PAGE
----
11. 11. Issues with Classful Addressing • Flexibility in Internal addressing: – Thousands of hosts connected to one large network • Inefficient Use of Address Space: – Wastage of limited IP address space. • Router Table Entries: – Increase in router table entries. Example: • Hosts needed by organization are 5000 • Hosts in B 65,536 and in C 256 – Organization with 5,000 hosts is in a dilemma – It can only choose to either waste 90% of a Class B address or use 20 different Class C networks. – Replacing with 20 C networks will increase entries in routers
  12. 12. Subnetting • To better meet the administrative and technical requirements of larger organizations, the “classful” IP addressing system was enhanced through a technique known as subnet addressing or subnetting. • A three-level hierarchy is created: networks, which contain subnets, each of which then has a number of hosts.
  13. 13. Subnetting • Subnetting adds an additional level to the hierarchy of structures used in IP addressing. • IP addresses must be broken into three elements instead of two. • Network ID is unchanged • The host ID into a subnet ID and host ID. • These subnet ID bits are used to identify each subnet within the network. • Splitting the host ID into subnet ID and host ID, we reduce the size of the host ID portion of the address • Class A networks have 24 bits to split between the subnet ID and host ID: class B networks have 16, and class C networks only 8.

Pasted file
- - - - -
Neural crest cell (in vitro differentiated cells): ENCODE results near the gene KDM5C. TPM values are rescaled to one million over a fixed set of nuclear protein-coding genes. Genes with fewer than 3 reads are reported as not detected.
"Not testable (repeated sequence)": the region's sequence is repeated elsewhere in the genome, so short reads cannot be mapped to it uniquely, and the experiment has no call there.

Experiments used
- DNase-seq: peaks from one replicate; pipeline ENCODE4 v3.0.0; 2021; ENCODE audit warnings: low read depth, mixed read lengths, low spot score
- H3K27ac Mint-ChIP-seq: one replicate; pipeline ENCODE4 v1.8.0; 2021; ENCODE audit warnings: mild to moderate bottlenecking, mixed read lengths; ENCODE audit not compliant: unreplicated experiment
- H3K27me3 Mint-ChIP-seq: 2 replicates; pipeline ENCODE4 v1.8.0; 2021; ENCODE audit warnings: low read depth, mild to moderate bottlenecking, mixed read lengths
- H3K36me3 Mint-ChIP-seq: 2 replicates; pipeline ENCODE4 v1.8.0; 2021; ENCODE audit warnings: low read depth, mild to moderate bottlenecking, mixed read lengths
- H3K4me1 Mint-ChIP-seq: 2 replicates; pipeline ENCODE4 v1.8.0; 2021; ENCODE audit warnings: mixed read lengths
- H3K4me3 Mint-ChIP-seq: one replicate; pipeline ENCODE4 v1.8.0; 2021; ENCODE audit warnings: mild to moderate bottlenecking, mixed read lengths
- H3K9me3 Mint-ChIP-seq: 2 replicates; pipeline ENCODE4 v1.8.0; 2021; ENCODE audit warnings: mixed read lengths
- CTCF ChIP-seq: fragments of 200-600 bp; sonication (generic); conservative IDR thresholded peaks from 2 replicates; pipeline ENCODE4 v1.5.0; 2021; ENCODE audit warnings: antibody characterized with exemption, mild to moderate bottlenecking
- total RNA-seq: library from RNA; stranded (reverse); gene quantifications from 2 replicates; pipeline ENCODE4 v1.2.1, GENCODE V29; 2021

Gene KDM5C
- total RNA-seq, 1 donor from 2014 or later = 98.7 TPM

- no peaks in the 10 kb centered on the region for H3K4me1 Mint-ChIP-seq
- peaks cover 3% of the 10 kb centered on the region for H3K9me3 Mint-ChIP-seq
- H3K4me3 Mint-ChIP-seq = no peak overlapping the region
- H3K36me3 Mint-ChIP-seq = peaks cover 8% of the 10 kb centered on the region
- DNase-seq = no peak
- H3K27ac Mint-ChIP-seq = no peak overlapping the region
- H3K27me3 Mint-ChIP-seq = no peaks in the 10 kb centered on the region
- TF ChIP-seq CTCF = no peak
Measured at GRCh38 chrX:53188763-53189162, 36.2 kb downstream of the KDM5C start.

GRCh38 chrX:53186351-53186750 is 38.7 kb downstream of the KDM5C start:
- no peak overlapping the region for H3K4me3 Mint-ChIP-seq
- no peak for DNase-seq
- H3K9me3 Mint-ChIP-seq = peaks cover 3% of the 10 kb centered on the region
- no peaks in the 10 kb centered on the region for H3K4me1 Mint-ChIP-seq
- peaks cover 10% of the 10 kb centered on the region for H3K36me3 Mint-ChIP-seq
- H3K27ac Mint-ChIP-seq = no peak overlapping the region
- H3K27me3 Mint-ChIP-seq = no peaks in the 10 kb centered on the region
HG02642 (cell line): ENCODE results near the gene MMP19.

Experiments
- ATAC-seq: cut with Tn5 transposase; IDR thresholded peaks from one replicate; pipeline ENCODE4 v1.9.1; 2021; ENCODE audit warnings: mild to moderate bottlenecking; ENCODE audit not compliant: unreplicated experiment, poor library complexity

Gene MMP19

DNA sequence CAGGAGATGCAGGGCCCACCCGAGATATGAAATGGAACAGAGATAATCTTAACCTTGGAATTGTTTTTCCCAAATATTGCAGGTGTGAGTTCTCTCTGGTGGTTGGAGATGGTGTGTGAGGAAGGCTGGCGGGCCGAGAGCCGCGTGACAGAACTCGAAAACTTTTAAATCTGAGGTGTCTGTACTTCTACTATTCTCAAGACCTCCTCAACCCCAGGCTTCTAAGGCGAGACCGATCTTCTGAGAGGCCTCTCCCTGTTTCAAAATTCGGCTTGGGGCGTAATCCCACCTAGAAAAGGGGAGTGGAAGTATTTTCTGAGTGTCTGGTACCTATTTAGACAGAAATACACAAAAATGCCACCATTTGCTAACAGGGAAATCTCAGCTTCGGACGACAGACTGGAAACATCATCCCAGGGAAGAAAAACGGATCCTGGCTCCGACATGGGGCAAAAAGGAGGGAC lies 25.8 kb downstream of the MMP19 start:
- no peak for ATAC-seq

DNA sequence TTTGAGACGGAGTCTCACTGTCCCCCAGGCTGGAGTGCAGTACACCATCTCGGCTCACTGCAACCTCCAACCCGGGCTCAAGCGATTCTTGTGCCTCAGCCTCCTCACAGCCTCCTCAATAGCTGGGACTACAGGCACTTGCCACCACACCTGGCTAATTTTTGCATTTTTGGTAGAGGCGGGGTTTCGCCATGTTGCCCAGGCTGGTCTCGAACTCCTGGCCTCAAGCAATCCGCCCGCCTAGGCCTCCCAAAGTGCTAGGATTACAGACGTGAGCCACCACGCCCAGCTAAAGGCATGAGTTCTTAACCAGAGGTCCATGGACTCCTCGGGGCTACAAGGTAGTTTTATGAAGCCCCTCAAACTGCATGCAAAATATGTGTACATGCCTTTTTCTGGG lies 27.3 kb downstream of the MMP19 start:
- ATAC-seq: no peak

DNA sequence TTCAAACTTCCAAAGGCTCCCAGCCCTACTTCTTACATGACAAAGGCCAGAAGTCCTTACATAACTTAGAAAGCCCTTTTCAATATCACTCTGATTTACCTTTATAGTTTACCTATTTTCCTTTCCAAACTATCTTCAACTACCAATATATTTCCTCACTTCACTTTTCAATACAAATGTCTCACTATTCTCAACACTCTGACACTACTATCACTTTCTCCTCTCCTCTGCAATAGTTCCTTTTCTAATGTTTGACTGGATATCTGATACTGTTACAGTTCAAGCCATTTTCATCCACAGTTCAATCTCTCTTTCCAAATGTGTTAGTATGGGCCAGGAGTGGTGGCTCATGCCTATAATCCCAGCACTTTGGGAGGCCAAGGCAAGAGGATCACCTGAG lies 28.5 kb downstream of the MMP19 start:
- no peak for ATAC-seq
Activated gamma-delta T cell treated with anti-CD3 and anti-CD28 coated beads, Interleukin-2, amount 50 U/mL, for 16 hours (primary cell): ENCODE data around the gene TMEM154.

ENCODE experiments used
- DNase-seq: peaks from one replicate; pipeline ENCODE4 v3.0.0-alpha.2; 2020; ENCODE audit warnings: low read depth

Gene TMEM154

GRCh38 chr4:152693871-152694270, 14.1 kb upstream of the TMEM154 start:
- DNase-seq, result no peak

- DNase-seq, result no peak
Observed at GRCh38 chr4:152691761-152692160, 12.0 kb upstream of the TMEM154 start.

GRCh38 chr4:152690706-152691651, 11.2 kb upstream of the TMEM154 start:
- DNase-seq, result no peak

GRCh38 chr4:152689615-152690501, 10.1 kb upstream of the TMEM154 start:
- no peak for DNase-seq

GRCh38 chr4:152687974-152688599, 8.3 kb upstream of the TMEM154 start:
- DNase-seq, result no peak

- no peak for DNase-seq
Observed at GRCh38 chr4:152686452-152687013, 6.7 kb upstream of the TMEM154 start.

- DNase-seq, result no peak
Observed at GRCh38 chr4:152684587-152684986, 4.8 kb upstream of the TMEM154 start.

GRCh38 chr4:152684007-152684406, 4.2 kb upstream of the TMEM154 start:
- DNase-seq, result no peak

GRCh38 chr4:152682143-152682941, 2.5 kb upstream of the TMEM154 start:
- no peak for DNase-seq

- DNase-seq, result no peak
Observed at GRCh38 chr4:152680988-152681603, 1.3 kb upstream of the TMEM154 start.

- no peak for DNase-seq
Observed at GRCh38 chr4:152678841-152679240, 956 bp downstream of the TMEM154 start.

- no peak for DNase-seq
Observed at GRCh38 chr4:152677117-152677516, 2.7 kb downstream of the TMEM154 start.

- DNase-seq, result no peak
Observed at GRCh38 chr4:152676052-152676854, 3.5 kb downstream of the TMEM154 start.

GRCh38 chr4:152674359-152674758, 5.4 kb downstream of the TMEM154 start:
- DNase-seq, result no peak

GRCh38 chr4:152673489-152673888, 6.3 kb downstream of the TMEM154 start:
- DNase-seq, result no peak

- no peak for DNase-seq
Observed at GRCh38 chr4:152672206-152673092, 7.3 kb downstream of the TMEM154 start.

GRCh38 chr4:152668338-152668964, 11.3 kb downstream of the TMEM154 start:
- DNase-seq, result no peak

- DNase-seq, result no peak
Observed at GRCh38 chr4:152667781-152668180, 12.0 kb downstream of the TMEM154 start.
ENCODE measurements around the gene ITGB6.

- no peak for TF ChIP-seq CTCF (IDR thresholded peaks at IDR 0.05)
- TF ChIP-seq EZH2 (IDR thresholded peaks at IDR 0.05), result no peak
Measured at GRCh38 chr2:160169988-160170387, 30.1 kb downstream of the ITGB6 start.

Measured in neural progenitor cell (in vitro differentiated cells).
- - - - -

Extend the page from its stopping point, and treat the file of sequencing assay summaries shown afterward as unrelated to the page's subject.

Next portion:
14. 14. Subnetting The more bits we use from the host ID for the subnet ID, the more subnets we can have but the fewer hosts we can have for each subnet.
  15. 15. Subnet Mask • In classful addressing without subnetting – Routers use the first octet of the IP address to determine what the class is of the address – From class they know which bits are the network ID and which are the host ID. • In subnetting, the routers also need to know how that host ID is divided into subnet ID and host ID. – This division can be arbitrary for each network. – There is no way to tell how many bits belong to each simply by looking at the IP address. – The additional information about which bits are for the subnet ID and which for the host ID must be communicated to devices that interpret IP addresses. – This information is given in the form of a 32-bit binary number called a subnet mask.
  16. 16. Determining the Subnet Mask • The subnet mask is a 32-bit binary number • It is created so that it has a one bit for each corresponding bit of the IP address that is part of its network ID or subnet ID, and a zero for each bit of the IP address’s host ID. • The mask thus tells TCP/IP devices which bits in that IP address belong to the network ID and subnet ID, and which are part of the host ID.